Demand by low-income families in Florida for education scholarships skyrocketed this year, causing officials to stop accepting new applications for the state’s tax credit scholarship program. The tax credit has proved popular in the Sunshine State with enrollment almost tripling in the last six years from 10,549 students during the 2004-05 school year to 28,927 students in 2009-2010.
As of September, 34,598 students were benefiting from the Florida education scholarship program.
‘Critical Mass of Funding’
Florida’s program began giving low-income students the option of attending either a private school or a public school with a scholarship in 2002. The scholarship covers private school tuition and books or up to $500 for transportation costs to attend a public school in a different school district.
The average scholarship amount for the 2009-10 school year was $3,563, according to the Alliance for School Choice in Washington, DC. This year the scholarship will cover up to $4,106 for tuition and books or $500 for transportation costs.
“Florida’s education tax credit program appears to be the first private-school choice program to reach a critical mass of funding, functionality, and political support,” explains Adam Schaeffer, an education policy analyst with the Cato Institute. “It’s far larger than any voucher program and will soon dwarf all existing private choice programs. This credit program is poised to transform education in Florida and the national conversation on education reform.”
Funded by Corporations
State lawmakers earlier this year expanded the popular program by raising the annual tax credit cap from $118 million to $140 million for the 2010-11 school year and up to $170 million for the 2011-12 school year. The Florida legislature also removed caps for corporate donations, added types of business taxes, and increased the amount of the scholarship.
Corporations fund the scholarships through donations to nonprofit Scholarship-Funding Organizations. Florida allows companies to claim a tax credit against corporate income taxes, insurance premium taxes, severance taxes on oil and gas production, self-accrued sales tax liabilities of direct pay permit holders, and alcoholic beverage taxes on beer, wine, and spirits.
The program expansion has allowed about 5,000 more students to be served this year.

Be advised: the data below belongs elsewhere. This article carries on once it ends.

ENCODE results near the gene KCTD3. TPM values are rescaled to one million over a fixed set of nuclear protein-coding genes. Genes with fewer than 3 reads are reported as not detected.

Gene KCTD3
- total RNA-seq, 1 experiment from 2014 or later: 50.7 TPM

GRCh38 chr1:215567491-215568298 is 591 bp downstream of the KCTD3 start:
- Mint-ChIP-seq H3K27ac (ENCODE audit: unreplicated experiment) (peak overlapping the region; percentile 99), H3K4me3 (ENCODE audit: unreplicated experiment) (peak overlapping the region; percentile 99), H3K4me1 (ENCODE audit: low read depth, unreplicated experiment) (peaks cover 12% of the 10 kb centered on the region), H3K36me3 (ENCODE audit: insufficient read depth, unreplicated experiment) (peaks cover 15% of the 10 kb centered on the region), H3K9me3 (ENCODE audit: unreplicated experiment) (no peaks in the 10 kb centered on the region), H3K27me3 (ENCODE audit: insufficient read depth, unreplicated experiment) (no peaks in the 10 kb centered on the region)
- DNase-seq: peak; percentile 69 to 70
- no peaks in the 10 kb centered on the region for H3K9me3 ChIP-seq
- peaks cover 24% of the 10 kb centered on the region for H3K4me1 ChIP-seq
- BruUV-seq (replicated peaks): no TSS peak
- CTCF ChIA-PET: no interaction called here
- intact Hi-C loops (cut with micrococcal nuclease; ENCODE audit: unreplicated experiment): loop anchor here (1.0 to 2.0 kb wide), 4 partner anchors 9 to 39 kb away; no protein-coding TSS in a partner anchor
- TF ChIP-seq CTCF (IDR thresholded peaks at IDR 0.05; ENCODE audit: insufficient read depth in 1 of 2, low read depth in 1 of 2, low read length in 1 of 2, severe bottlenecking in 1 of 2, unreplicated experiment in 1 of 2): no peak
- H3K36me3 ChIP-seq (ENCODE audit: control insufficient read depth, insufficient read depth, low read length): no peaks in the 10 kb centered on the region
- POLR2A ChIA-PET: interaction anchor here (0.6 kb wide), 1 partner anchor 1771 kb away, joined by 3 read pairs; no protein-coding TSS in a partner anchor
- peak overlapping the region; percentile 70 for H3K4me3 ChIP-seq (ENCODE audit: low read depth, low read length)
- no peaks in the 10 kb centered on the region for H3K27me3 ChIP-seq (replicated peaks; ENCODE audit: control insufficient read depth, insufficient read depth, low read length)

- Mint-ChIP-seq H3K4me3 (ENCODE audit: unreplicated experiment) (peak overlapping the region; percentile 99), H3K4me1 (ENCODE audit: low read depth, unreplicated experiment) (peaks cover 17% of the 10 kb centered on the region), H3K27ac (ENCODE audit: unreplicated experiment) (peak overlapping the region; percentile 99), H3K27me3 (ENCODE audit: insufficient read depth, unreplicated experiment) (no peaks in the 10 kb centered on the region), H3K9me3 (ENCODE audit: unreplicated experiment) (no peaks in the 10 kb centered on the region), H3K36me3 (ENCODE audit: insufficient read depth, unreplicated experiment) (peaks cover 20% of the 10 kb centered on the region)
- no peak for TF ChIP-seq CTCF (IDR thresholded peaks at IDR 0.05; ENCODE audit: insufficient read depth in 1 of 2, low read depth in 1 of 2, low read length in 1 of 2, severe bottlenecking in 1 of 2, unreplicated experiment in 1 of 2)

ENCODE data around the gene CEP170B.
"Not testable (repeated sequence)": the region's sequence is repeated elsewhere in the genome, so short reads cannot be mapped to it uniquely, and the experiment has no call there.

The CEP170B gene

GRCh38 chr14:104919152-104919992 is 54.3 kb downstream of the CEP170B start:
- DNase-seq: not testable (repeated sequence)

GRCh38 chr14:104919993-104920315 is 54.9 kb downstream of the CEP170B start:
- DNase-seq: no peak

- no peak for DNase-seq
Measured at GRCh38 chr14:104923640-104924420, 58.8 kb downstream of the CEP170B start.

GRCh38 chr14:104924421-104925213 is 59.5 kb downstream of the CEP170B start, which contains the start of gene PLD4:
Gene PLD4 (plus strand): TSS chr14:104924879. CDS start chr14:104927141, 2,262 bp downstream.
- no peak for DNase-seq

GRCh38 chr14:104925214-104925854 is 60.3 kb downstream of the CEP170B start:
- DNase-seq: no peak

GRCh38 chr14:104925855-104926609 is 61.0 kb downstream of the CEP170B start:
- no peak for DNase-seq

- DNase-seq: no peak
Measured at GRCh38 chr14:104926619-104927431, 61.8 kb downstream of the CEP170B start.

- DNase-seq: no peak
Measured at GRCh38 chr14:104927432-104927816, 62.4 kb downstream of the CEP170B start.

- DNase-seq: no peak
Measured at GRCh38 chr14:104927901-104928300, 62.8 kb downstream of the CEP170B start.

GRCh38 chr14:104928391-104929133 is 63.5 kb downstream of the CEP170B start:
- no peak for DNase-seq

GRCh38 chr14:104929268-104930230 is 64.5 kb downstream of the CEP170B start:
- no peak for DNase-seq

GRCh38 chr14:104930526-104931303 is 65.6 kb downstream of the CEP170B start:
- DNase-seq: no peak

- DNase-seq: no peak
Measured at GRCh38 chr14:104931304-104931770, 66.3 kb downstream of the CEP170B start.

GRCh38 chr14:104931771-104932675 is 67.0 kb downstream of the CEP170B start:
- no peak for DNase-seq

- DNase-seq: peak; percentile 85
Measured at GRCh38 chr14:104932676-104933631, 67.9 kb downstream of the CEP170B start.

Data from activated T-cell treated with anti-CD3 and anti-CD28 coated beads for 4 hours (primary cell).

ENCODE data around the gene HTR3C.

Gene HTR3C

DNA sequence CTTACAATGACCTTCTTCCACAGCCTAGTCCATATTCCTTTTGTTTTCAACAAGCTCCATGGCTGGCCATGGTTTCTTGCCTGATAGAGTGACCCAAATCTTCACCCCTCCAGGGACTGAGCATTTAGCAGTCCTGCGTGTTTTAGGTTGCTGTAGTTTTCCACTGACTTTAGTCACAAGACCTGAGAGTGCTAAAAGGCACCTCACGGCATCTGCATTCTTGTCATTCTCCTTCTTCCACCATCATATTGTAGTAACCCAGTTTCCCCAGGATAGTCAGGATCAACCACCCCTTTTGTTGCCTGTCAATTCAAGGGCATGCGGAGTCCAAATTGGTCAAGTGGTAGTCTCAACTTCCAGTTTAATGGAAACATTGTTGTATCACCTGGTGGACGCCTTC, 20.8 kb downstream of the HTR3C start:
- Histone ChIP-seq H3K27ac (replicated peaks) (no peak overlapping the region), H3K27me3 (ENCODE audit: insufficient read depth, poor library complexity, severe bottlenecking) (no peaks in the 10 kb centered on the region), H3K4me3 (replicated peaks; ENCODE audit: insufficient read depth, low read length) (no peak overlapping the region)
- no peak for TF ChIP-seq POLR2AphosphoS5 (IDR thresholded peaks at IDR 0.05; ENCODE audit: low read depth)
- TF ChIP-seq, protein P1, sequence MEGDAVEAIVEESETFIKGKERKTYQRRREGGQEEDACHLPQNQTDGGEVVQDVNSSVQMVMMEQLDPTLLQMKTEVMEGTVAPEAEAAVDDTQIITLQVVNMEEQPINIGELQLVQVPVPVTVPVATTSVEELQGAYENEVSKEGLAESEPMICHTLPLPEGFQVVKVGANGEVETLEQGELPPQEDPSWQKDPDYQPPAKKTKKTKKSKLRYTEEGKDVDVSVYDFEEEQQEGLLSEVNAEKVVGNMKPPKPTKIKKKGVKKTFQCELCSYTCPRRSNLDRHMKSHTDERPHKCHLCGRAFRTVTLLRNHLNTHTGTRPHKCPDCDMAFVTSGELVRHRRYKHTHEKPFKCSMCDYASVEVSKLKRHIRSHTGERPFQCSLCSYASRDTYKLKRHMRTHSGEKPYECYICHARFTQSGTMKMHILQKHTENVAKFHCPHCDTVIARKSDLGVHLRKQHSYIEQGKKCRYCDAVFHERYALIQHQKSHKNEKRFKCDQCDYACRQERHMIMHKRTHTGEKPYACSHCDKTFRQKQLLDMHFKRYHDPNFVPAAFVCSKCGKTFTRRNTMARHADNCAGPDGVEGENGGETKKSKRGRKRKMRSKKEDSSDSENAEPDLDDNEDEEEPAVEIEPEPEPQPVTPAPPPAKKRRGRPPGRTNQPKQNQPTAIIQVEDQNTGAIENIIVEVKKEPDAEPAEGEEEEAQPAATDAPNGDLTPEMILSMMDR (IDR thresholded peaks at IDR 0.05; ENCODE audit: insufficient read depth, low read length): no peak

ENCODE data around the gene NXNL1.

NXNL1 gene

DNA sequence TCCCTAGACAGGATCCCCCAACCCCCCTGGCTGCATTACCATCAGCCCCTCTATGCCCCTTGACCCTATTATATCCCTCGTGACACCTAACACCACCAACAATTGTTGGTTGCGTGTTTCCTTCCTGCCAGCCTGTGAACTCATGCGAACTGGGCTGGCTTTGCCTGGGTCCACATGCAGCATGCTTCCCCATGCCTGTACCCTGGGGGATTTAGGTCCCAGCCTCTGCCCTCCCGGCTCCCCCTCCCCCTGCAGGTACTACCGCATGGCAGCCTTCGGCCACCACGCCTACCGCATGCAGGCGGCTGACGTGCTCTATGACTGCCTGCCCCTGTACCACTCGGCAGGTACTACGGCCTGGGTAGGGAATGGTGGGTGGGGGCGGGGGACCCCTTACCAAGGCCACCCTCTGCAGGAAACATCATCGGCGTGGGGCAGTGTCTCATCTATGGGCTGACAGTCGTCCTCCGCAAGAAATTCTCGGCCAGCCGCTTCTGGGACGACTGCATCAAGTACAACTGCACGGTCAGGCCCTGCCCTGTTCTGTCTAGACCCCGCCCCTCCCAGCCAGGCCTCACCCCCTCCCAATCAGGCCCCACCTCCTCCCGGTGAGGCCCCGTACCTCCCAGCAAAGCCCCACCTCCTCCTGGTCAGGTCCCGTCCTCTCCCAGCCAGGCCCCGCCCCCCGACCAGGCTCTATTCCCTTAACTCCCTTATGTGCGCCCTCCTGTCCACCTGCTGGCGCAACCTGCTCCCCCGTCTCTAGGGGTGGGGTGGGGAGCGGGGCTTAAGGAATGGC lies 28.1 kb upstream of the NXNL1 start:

With the program growing in popularity among low-income families, there are not enough scholarships to go around.
“The demand is both wonderful news and heartbreaking, as not everyone can be served,” said Jon East, policy and public affairs director of Step Up For Students, the nonprofit scholarship organization that helps administer the scholarships. “We had to cut off new applications in September, and we have about 1,000 students on the waiting list.”
East said critics of the program claim the best students leave public schools for private school with a scholarship, but East cites data from the Florida Department of Education showing students who used the scholarship were the lowest-performing students in their public school and came from the lowest-performing public schools.
State rules require the pool of scholarship students come from low-income families, determined by eligibility for free or reduced-price lunch; in the foster care system; or have participated previously in Florida’s defunct A+ Opportunity Scholarships. In addition, students have to have attended public school the previous year, or be entering kindergarten or first grade.
The program is growing in popularity with private schools. In 2004-05, 973 private schools participated in the program. The number had grown to 1,259 private schools by September of this year.
Florida requires private schools to administer the state public school assessment or a norm-referenced test to scholarship students and to have teachers with a bachelor’s degree or three years of teaching experience.
Parental Satisfaction High
“What makes this so rewarding is that these are the students who were having the greatest trouble in their previous schools,” said John Kirtley, chairman of Step Up For Students. “We can see how sometimes it just takes a different setting for them to get back on track academically.”
A parental satisfaction survey found the program is popular with parents, with 95.4 percent of participating parents rating their child’s school as either excellent or good.
Tax Credits Spreading
Six other states have education tax credit scholarship programs: Arizona, Georgia, Indiana, Iowa, Pennsylvania, and Rhode Island. Arizona has the oldest program, dating back to 1997. Arizona currently offers three education tax credit scholarship programs, including one for foster care and special needs students. Those programs are the subject of a court challenge which the U.S. Supreme Court will decide this term.
Tax credit scholarship programs have been challenged several times but have never been ruled unconstitutional in any state or federal court case.
Parental and student demand is increasing in other states.
“We are increasingly seeing waiting lists for school choice programs around the country,” said Scott Jensen, senior advisor to the American Federation for Children. “Florida, Louisiana, Pennsylvania, and Ohio all waiting lists this year, and we expect even more states to have waiting lists next year.”
The Alliance for School Choice reports a total of 115,642 students across the country received such an education scholarship last year.
“It’s clear that parents around the country are demanding more educational options for their children,” said Jensen. “Politicians around the country should take note.”
Brooke Terry ([email protected]) writes from Texas and is a former education policy analyst at the Texas Public Policy Foundation.